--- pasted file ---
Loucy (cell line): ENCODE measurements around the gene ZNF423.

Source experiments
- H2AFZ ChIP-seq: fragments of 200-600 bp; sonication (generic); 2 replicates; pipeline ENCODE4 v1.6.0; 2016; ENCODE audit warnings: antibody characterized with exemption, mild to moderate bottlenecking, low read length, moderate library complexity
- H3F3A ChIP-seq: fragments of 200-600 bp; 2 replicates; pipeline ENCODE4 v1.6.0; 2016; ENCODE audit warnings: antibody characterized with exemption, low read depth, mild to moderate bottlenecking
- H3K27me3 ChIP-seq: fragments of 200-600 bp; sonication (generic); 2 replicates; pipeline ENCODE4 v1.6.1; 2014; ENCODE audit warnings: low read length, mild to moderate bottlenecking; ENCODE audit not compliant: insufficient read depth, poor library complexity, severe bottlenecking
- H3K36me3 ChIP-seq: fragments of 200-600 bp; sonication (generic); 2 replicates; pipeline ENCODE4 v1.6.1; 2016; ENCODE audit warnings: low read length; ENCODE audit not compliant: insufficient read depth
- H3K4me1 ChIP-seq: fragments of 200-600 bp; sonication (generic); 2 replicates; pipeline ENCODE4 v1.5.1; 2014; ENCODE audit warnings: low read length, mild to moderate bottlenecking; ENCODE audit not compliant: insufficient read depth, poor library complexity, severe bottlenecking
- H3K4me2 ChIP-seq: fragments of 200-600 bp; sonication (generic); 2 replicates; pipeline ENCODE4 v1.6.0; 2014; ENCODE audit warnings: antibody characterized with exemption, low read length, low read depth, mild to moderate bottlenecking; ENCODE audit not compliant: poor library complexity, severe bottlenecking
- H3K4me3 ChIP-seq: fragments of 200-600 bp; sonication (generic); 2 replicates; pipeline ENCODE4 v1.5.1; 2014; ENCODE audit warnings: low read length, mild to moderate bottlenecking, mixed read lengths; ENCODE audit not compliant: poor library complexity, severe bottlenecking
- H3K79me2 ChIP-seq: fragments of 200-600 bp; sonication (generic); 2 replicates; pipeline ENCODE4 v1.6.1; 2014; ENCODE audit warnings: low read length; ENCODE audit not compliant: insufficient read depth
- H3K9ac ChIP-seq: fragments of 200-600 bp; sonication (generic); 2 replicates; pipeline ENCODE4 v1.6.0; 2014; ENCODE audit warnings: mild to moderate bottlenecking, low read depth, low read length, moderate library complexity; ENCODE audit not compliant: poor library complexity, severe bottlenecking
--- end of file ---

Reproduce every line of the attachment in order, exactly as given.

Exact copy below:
Loucy (cell line): ENCODE measurements around the gene ZNF423.

Source experiments
- H2AFZ ChIP-seq: fragments of 200-600 bp; sonication (generic); 2 replicates; pipeline ENCODE4 v1.6.0; 2016; ENCODE audit warnings: antibody characterized with exemption, mild to moderate bottlenecking, low read length, moderate library complexity
- H3F3A ChIP-seq: fragments of 200-600 bp; 2 replicates; pipeline ENCODE4 v1.6.0; 2016; ENCODE audit warnings: antibody characterized with exemption, low read depth, mild to moderate bottlenecking
- H3K27me3 ChIP-seq: fragments of 200-600 bp; sonication (generic); 2 replicates; pipeline ENCODE4 v1.6.1; 2014; ENCODE audit warnings: low read length, mild to moderate bottlenecking; ENCODE audit not compliant: insufficient read depth, poor library complexity, severe bottlenecking
- H3K36me3 ChIP-seq: fragments of 200-600 bp; sonication (generic); 2 replicates; pipeline ENCODE4 v1.6.1; 2016; ENCODE audit warnings: low read length; ENCODE audit not compliant: insufficient read depth
- H3K4me1 ChIP-seq: fragments of 200-600 bp; sonication (generic); 2 replicates; pipeline ENCODE4 v1.5.1; 2014; ENCODE audit warnings: low read length, mild to moderate bottlenecking; ENCODE audit not compliant: insufficient read depth, poor library complexity, severe bottlenecking
- H3K4me2 ChIP-seq: fragments of 200-600 bp; sonication (generic); 2 replicates; pipeline ENCODE4 v1.6.0; 2014; ENCODE audit warnings: antibody characterized with exemption, low read length, low read depth, mild to moderate bottlenecking; ENCODE audit not compliant: poor library complexity, severe bottlenecking
- H3K4me3 ChIP-seq: fragments of 200-600 bp; sonication (generic); 2 replicates; pipeline ENCODE4 v1.5.1; 2014; ENCODE audit warnings: low read length, mild to moderate bottlenecking, mixed read lengths; ENCODE audit not compliant: poor library complexity, severe bottlenecking
- H3K79me2 ChIP-seq: fragments of 200-600 bp; sonication (generic); 2 replicates; pipeline ENCODE4 v1.6.1; 2014; ENCODE audit warnings: low read length; ENCODE audit not compliant: insufficient read depth
- H3K9ac ChIP-seq: fragments of 200-600 bp; sonication (generic); 2 replicates; pipeline ENCODE4 v1.6.0; 2014; ENCODE audit warnings: mild to moderate bottlenecking, low read depth, low read length, moderate library complexity; ENCODE audit not compliant: poor library complexity, severe bottlenecking